And Schaap repeatedly showed he had not taken full responsibility for his crime, the judge wrote, because he blamed the teen’s “aggressiveness,” claimed
“extenuating circumstances,” and said he didn’t know he was breaking the law.

Schaap asked twice for early release from prison and was denied both times. Church officials reportedly said last year that they supported the judge’s decision not to release Schaap early.

The girl “came here for help and that should have been our goal. It should have been (Schaap’s) goal,” Ed Lapina, First Baptist’s administrative pastor, told MinistryWatch. “That didn’t end up happening, and so he is taking responsibility for that now with his prison term.”

Reporting in recent years has revealed a host of sexually abusive pastors linked to First Baptist Hammond and the Independent Fundamental Baptist movement more generally.

First Baptist Hammond’s website states the church condemns “any actions of abuse or misconduct” toward either adults or children. It also indicates the church requires background checks on employees and volunteers.

The Roys Report previously interviewed Joy Ryder, a woman who accuses Hyles’ son David Hyles of raping her when she was in his youth group in the 1970s at First Baptist Hammond.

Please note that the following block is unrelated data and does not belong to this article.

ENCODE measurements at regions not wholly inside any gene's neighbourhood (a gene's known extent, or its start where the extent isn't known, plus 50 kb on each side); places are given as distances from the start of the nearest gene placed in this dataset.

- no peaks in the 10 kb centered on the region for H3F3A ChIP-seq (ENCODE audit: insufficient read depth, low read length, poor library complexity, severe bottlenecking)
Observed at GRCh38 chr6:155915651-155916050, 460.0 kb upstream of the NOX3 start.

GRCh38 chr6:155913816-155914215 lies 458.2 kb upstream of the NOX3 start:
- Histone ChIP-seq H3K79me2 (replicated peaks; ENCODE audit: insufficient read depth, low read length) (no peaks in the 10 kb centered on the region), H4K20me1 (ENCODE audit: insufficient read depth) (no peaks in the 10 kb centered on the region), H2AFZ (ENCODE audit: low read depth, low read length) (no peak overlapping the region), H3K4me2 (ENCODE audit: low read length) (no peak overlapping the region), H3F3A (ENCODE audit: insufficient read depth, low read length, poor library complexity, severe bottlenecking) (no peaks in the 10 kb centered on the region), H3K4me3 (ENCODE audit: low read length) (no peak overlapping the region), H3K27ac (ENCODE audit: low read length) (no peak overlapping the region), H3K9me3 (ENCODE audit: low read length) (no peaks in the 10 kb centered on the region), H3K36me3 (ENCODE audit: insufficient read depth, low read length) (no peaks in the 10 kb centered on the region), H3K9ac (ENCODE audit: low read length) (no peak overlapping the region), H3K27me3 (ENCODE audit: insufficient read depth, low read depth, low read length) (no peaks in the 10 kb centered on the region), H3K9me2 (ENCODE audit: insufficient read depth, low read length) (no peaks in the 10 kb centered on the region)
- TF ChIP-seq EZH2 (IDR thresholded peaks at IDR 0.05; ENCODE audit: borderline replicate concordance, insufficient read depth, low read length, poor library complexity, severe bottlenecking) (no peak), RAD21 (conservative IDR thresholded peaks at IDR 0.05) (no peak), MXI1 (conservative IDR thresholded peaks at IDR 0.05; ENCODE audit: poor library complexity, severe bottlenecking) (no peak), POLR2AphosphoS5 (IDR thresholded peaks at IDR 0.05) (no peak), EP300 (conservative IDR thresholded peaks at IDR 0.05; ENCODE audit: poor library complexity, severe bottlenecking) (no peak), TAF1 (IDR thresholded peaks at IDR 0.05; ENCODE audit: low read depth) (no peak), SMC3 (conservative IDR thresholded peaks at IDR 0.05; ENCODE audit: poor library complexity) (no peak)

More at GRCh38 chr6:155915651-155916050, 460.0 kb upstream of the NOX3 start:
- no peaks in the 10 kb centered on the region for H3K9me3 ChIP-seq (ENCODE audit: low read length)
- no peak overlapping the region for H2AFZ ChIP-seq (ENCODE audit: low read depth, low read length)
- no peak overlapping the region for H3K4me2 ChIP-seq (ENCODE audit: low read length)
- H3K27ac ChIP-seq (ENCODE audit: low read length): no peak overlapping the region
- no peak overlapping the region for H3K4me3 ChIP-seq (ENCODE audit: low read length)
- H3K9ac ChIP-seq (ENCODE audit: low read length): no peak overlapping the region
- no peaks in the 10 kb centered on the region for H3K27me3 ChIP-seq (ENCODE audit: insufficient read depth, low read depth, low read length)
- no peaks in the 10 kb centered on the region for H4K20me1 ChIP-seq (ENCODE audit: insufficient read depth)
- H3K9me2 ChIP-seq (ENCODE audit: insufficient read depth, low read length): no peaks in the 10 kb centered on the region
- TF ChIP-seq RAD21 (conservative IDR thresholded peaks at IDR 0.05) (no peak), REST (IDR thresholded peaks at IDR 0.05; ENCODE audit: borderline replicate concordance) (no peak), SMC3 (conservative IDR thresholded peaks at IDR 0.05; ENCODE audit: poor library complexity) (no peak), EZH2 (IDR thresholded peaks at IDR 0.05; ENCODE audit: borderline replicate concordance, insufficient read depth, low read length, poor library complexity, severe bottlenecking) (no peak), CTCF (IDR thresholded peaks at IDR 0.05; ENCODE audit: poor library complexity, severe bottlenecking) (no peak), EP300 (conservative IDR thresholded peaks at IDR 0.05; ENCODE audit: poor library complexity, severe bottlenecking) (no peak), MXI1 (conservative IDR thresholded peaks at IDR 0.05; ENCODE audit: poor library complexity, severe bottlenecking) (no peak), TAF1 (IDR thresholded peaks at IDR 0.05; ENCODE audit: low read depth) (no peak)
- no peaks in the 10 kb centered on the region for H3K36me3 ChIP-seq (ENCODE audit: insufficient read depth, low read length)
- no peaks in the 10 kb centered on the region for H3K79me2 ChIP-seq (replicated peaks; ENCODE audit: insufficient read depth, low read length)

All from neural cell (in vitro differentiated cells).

Ryder and another woman alleging similar crimes tried to hold Hyles, the church, and its seminary accountable under the federal Racketeer Influenced and Corrupt Organizations (RICO) Act. A federal judge ruled in March that the act didn’t apply, though the alleged abuse was “tragic beyond words.”

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https://onlysky.media/hemant-mehta/pastor-jack-schaap-who-groomed-a-teenage-girl-for-sex-is-out-of-prison/

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Pastor Jack Schaap, who groomed a teenage girl for sex, is out of prison

Pastor Jack Schaap, who groomed a teenage girl for sex, is out of prison | Jack Schaap preaches at Pastors' School 2010
Jack Schaap preaches at Pastors’ School 2010 (via YouTube)

Pastor Jack Schaap is out of prison.

I didn’t think I’d be saying that until his scheduled release date next February, but the Federal Bureau of Prisons now says he’s a free man.

Schaap (which rhymes with “cop”) was a church leader whose fundamentalist preaching stood in stark contrast to the crime he eventually committed. And since it’s been a long time since people may have heard his name, it’s worthwhile to remember who this monster was and what he did.

Who is Jack Schaap?

The First Baptist Church of Hammond, Indiana used to be one of the largest Independent Fundamentalist Baptist churches in the country when Schaap became its leader in 2001. It had previously been led by a man named Jack Hyles, who helped the church attract upwards of 20,000 people per week by promoting his brand of fundamentalism; Schaap had married Hyles’ daughter. (More recently, “New IFB” preachers like Steven Anderson and Jonathan Shelley have taken the baton when it comes to fire-and-brimstone preaching, even celebrating the murder of LGBTQ people and calling for the government to execute anyone guilty of sodomy.)